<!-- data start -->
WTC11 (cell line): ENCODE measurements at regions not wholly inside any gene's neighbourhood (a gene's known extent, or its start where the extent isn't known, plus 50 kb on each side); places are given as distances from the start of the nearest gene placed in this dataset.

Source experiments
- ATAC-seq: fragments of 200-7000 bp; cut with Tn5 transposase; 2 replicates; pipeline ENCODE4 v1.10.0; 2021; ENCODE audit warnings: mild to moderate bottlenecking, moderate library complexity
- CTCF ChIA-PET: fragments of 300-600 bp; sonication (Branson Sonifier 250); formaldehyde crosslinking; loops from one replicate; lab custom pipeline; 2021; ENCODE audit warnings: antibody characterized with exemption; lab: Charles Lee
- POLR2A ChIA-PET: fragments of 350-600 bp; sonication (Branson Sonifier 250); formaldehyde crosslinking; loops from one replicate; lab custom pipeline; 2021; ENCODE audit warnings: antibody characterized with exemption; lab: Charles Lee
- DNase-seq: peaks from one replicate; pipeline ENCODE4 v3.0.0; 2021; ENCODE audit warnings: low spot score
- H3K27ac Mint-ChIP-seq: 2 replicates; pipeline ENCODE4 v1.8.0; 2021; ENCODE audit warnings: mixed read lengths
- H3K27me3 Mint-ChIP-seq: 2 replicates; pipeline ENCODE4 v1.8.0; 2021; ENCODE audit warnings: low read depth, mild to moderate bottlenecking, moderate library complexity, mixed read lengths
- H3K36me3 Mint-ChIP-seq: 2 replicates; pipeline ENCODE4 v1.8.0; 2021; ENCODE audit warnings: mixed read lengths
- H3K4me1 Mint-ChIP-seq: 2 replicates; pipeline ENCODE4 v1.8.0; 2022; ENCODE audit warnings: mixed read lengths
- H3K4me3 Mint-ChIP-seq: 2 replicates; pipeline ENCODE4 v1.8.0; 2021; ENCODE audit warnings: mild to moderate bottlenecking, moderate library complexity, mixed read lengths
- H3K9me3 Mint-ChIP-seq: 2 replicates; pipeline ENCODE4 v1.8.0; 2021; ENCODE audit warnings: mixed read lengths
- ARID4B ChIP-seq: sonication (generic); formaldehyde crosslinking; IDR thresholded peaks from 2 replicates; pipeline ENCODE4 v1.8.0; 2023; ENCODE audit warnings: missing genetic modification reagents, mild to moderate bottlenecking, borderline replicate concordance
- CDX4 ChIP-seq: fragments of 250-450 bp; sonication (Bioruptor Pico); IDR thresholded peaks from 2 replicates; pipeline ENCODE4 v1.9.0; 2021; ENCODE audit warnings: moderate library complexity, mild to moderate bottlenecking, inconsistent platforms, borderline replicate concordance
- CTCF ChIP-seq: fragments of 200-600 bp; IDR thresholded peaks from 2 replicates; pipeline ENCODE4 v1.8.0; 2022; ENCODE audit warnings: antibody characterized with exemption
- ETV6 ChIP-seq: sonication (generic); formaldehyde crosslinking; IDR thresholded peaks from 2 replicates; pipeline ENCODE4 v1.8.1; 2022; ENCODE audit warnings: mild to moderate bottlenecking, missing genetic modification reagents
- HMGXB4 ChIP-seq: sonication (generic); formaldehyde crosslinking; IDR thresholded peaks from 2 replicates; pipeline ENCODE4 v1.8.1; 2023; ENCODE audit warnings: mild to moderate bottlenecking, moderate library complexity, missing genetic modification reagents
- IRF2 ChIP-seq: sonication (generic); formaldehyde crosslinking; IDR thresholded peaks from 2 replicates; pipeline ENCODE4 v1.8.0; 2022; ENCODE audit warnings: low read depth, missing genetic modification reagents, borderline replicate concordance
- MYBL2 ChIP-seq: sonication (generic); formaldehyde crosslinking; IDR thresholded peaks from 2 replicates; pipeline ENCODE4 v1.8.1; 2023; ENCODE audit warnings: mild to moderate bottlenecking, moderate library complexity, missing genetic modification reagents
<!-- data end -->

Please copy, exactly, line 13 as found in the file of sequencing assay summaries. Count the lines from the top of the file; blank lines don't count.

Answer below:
- ARID4B ChIP-seq: sonication (generic); formaldehyde crosslinking; IDR thresholded peaks from 2 replicates; pipeline ENCODE4 v1.8.0; 2023; ENCODE audit warnings: missing genetic modification reagents, mild to moderate bottlenecking, borderline replicate concordance